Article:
C Compiler Warnings

Spoiler alert:

[…]All the flags presented so far can be combined into the following list, provided below for copy-pasting purposes :
-Wall -Wextra -Wcast-qual -Wcast-align -Wstrict-aliasing -Wpointer-arith -Winit-self -Wshadow -Wswitch-enum -Wstrict-prototypes -Wmissing-prototypes -Wredundant-decls -Wfloat-equal -Wundef -Wvla -Wdeclaration-after-statement -Wc++-compat


hardware-effects: Demonstration of various hardware effects in C++

This repository demonstrates various hardware effects that can degrade application performance in surprising ways and that may be very hard to explain without knowledge of the low-level CPU and OS architecture. For each effect I try to create a proof of concept program that is as small as possible so that it can be understood easily.

Those effects obviously depend heavily on your CPU microarchitecture and model, so the demonstration programs may not showcase the slowdown on your CPU, but I try to make them as general as I can. That said, the examples are targeting x86-x64 processors (Intel and AMD) and may not make sense on other CPU architectures. I try to make them compatible with Windows, but they are mainly tested on Linux.

Currently the following effects are demonstrated:

bandwidth saturation
branch misprediction
branch target misprediction
cache aliasing
cache/memory hierarchy bandwidth
data dependencies
denormal floating point numbers
false sharing
hardware prefetching
memory-bound program
non-temporal stores
software prefetching
write combining


Conan for UEFI??

An open source, secure, vendor-neutral, pre-OS packaging tool for updating platform microcode and firmware might be interesting. So when I saw this UEFI test app:


it was interesting to note that it includes some support for the Conan C/C++ packaging tool for UEFI, eg:


I’ve no time today to study it closely, so I’m unsure if it is using conan as an OS-present tool, or it has conan running as a pre-OS UEFI app. Big difference! 🙂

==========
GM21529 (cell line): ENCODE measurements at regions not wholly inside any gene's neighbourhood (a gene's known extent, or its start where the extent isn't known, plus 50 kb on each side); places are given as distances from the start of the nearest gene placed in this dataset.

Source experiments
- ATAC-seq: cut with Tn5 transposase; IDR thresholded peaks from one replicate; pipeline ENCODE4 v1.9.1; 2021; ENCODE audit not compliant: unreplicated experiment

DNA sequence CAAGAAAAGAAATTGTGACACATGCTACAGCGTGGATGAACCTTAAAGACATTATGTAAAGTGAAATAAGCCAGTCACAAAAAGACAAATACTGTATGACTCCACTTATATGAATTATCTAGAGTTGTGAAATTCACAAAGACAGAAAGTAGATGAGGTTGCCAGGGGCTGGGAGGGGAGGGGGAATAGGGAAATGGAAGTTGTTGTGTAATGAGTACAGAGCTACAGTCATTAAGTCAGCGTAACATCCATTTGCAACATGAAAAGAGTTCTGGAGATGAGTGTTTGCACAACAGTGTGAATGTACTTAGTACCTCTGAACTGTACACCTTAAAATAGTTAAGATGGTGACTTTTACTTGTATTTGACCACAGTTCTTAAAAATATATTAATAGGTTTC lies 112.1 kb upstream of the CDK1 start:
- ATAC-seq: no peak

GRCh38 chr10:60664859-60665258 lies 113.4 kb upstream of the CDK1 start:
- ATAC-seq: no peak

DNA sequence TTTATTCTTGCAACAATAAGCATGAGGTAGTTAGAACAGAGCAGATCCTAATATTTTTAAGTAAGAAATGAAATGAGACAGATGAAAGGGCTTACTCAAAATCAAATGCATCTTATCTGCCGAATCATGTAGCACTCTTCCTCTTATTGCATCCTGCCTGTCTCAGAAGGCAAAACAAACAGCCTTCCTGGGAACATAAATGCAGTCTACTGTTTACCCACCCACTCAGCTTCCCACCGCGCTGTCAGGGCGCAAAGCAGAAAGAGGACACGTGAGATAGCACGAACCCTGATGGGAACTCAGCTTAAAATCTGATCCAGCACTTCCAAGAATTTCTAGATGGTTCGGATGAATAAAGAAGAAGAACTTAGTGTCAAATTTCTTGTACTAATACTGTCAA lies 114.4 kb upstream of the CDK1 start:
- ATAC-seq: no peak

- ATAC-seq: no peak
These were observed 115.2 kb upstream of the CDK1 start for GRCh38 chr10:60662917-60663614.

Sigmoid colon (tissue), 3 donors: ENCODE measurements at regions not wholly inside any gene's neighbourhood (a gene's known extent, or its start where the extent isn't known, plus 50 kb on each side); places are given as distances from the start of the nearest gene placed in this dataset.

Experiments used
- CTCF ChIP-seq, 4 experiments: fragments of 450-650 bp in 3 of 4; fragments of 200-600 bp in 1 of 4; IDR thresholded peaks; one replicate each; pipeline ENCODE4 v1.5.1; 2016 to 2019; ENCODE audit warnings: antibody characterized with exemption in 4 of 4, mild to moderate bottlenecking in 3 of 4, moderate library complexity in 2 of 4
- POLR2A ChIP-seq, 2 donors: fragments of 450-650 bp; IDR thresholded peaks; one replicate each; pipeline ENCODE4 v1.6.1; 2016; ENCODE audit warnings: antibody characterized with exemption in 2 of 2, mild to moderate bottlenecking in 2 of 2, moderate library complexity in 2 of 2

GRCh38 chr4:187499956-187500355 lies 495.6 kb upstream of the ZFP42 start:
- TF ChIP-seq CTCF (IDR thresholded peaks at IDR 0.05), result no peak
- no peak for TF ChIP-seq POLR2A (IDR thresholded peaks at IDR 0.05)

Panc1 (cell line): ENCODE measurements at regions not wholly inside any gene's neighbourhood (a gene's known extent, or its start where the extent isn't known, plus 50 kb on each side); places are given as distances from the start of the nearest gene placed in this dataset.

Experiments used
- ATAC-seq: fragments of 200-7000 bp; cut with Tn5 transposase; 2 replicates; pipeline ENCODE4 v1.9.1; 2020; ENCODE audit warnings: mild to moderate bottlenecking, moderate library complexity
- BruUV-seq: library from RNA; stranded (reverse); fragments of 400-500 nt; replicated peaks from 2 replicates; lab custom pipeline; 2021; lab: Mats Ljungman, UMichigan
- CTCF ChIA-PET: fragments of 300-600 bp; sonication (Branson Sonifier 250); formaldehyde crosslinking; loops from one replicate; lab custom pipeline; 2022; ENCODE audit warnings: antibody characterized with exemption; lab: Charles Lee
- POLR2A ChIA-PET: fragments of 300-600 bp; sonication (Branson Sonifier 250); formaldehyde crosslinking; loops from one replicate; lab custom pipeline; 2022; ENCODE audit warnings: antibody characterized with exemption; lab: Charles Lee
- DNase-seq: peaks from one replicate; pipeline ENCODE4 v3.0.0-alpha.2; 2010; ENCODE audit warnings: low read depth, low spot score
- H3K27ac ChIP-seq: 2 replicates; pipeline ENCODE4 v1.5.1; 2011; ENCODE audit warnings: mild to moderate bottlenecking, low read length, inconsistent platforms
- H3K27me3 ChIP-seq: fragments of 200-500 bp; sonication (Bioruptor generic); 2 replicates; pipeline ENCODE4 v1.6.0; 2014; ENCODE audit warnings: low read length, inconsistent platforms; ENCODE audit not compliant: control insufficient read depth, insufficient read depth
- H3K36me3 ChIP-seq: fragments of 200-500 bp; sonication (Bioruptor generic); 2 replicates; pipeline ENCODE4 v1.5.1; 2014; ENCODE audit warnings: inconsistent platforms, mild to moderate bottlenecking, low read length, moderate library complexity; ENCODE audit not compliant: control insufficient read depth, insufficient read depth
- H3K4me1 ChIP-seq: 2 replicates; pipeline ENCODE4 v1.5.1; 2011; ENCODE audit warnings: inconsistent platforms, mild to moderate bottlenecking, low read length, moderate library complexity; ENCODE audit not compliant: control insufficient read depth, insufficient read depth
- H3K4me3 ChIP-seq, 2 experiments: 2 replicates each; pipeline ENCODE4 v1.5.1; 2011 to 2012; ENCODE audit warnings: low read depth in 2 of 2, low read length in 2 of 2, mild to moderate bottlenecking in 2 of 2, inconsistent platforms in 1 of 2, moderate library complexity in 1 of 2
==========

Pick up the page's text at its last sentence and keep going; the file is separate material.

Conan is a C/C++ packaging tool. The official docs don’t mention UEFI support:

Conan can be installed in many Operating Systems. It has been extensively used and tested in Windows, Linux (different distros), OSX, and is also actively used in FreeBSD and Solaris SunOS. There are also several additional operating systems on which it has been reported to work. […] Conan works and is being actively used on Windows, Linux (Ubuntu, Debian, RedHat, ArchLinux, Raspbian), OSX, FreeBSD, and SunOS, and, as it is portable, it might work in any other platform that can run python. In the documentation, examples for a specific OS might be found, such as conan install . -s compiler=”Visual Studio”, which will be specific for Windows users. If on a different system, the reader should adapt to their own platform and settings (for example conan install . -s compiler=gcc). […] Also conan works with any build system. In the documentation, CMake will be widely used, because it is portable and well known. But conan does not depend on CMake at all; it is not a requirement. Conan is totally orthogonal to the build system. There are some utilities that improve the usage of popular build systems such as CMake or Autotools, but they are just helpers. Furthermore, it is not necessary that all the packages are built with the same build system. It is possible to depend on packages created with other build system than the one you are using to build your project.


PS: Above project uses CMake, and Conan supports CMake. And there’s also this CMake/UEFI project, but appears to not be native UEFI use of CMake:


c2rust.com: C to Rust translator

Re: https://firmwaresecurity.com/2017/04/08/corrode-rust-to-c-translator/

There’s another C to Rust translator:



Microsoft: C++ Developer Guidance for Speculative Execution Side Channels

C++ Developer Guidance for Speculative Execution Side Channels
Matt Miller Colin Robertson Mike B